Martha hadn’t used her feet much, but neither did she eat often. So her feet and frame of stature were delicate like glass, only in addition to her bleached white nightgown and Swedish nature, the analogy should stand as the stained glass of a church window. To simplify, Martha appeared utterly angelic.
She stumbled a bit as she stood, not quite sure when the last time she’d used her muscles were. It was as if she were gaining her sea legs, only there wasn’t an ocean for miles to blame. Soon enough, the infantile movements wore off, and she traveled through her childhood again with each step she gained. It took her approximately three minutes to walk to the stairs, although they were not more than thirty feet from the threshold of her bedroom. She looked down the steps with a new sense of determination, knowing that the threshold of the gates was strong and smooth, not a single inch higher than leveled ground.
Martha held tightly onto the banister, the garland that snaked the oak feeling awkward in her hands as it looked awkward for the month of July. She awkwardly squatted down, until the thin red carpet touched her bottom. Using both of her arms and all of her might, she inched herself forward with the combined forces of her pelvis and her legs. There weren’t more than twenty steps, but by the end of the voyage, Martha needed a break.
She regrouped for ten minutes, resting on the bottom step. She listened, but not a sound was heard. Everyone, everywhere, in every inch of the house, slept as if they were dead. Or carefree. There isn’t much of a difference between being dead and carefree, as both do not tend to exist for the living.
After catching her first breath, the second, and the seven-hundredth, Martha knew she could handle the rest. She walked to the front door, which seemed all too simple. But the Privileged were as simple as they were lazy, and the lock clicked open, and the door clicked open, and Martha’s feet went click, click, click on the stone path that led through the grass.
She closed her eyes and counted to ten.
1. 2. 3. 4. 5. 6. 7. 8. 9. 10.
And she closed her eyes and counted to ten. 1. 2. 3. 4. 5. 6. 7. 8. 9. 10.
Martha repeated this process, calming her nerves all the way to the gate. It only took her fifteen sets of ten to reach the golden gate, and one extra ‘1. 2. 3.’ By this point, Martha’s nerves were exhausted, and in their place, adrenaline surged. She had made it. Nobody had stopped her. Nothing had happened. And most importantly, the voices were here.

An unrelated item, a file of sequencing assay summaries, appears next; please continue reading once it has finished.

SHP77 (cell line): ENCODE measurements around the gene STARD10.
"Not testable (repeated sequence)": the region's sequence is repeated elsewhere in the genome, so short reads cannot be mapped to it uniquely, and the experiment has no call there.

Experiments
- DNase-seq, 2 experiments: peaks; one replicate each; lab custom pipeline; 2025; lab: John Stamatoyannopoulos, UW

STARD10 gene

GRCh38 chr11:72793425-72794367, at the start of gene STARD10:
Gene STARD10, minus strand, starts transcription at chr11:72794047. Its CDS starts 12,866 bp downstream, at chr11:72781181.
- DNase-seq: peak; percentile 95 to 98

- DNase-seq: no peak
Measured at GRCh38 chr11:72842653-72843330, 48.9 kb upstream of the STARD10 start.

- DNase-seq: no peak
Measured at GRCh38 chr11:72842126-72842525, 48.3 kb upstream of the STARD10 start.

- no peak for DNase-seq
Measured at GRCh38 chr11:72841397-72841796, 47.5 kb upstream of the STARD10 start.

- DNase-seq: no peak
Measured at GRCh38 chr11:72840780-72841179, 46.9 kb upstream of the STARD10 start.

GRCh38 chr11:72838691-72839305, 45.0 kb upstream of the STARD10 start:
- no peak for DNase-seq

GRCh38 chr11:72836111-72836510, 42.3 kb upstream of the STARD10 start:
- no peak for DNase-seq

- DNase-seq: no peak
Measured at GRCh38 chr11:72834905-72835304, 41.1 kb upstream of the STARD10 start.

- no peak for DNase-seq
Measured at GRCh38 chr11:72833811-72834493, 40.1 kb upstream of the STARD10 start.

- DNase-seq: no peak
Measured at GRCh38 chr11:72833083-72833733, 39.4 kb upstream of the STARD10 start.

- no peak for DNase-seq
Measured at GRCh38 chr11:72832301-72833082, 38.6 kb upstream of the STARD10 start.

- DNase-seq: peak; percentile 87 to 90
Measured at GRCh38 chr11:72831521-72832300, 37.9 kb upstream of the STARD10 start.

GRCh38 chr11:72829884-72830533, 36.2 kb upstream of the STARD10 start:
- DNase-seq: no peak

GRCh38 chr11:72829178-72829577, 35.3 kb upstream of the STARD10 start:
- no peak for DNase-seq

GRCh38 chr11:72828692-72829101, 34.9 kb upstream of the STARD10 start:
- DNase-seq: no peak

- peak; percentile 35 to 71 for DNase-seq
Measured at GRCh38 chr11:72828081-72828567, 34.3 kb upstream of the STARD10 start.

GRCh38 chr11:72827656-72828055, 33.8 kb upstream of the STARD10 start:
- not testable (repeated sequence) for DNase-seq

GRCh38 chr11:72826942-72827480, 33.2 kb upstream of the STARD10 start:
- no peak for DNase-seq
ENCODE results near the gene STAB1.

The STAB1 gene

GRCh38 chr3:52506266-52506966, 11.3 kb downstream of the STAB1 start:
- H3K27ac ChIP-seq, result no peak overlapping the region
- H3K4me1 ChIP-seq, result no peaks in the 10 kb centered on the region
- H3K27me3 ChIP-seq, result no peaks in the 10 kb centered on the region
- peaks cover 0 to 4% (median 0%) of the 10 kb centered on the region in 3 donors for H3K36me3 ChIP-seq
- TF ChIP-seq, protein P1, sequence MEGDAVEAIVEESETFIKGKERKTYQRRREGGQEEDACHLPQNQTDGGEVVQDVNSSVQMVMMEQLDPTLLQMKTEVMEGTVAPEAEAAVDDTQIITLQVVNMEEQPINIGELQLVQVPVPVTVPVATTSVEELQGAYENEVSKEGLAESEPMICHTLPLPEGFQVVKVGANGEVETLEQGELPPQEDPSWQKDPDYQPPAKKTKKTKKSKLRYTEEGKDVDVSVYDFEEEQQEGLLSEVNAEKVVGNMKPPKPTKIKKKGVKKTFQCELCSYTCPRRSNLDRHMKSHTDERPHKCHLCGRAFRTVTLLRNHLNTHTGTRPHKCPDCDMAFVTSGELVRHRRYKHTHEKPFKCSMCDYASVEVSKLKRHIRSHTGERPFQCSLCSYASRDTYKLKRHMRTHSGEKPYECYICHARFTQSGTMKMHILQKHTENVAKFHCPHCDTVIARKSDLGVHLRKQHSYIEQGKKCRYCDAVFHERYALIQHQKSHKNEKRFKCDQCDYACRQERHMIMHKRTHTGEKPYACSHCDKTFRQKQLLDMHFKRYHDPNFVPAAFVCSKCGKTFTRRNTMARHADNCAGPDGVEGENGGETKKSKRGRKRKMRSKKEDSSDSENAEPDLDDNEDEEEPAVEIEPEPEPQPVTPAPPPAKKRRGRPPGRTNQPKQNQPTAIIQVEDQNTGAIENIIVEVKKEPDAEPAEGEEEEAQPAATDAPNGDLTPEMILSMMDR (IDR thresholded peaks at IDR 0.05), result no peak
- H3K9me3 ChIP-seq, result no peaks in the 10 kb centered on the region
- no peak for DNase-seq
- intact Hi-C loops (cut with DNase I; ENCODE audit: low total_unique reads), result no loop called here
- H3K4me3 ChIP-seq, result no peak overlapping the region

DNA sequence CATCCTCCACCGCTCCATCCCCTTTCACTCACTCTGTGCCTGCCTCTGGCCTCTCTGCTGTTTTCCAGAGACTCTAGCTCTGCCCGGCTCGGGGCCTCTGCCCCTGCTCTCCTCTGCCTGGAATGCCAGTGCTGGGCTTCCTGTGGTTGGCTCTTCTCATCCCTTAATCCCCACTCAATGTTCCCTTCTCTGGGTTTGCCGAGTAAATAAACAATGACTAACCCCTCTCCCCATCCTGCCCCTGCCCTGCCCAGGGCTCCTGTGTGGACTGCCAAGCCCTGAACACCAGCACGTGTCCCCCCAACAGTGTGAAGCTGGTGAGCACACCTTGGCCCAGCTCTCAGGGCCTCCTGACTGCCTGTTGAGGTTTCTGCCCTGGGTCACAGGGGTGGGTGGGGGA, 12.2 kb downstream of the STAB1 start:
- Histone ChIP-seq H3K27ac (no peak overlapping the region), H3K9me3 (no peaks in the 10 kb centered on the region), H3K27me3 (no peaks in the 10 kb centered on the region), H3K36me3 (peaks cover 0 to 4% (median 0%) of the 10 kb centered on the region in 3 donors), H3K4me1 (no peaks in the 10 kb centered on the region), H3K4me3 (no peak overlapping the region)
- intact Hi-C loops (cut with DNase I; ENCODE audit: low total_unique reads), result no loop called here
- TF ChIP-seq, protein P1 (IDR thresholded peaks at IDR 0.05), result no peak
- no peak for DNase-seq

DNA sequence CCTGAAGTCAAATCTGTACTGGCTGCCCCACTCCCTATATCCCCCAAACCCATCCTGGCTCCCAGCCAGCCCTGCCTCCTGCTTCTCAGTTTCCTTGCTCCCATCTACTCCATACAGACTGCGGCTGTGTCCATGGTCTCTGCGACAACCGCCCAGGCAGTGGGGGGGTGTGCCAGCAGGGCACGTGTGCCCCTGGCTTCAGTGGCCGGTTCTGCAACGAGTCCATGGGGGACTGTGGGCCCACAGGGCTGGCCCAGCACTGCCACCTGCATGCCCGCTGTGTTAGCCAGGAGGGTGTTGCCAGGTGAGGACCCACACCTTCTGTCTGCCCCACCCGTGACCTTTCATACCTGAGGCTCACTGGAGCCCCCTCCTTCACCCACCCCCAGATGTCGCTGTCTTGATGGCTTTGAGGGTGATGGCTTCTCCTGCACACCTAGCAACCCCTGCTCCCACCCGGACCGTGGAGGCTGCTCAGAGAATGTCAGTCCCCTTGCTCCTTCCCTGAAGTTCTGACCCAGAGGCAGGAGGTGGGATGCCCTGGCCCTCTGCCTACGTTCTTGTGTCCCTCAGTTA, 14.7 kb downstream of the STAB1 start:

She reached a shaking hand toward the metal rod that held closed the gate. When hand met element, the gold began to glow. Martha had been long-awaited. Martha was special. Martha had been chosen.
She lifted the rod, entrenched in her new, holy power. The minute it was released, and unearthly force sprung forward, pushing the gates away from Martha and into the Forbidden Land. She stepped forward, as a Messiah greeting her people for the first time.
Nobody appeared at first, but then came one. A girl. About Martha’s age, Martha’s height, and Martha’s small frame. She had eyes like Martha, those straight from a Margaret Keane painting. Blue and large and lovely and sad. And her hair was like Martha’s, wispy and light as if her child hairs had never grown. She could, in fact, be a sister of Martha’s if she had not known any better.
Then others joined, boys and girls, men and women. Some different in size and complexion, but all looking quite like Martha. It was the First Martha that was not Martha that said it first. “Maaaaarthhaa.” And then another. And another. Until each person joined in the harmony that became a symphony that soon sounded like one amplified voice.
They circled Martha, the chant soaking her veins with the power that comes with acceptance, one that brings on a vomit-worthy joy. The so-happy-I-could-die type of feeling. Martha felt like she could die.
The circle tightened until Martha was the pit of a giant plum. A big, giant, human plum. And she enjoyed the contact, the level of warmth different on each new set of skin. All she’d felt her whole life were cold hands, the ones you feel when the doctor checks your heart. She embraced the warmth, embraced the strangers, embraced her status as prodigal daughter.
She even embraced the warmth of her own blood when shock prevented her from feeling the wound.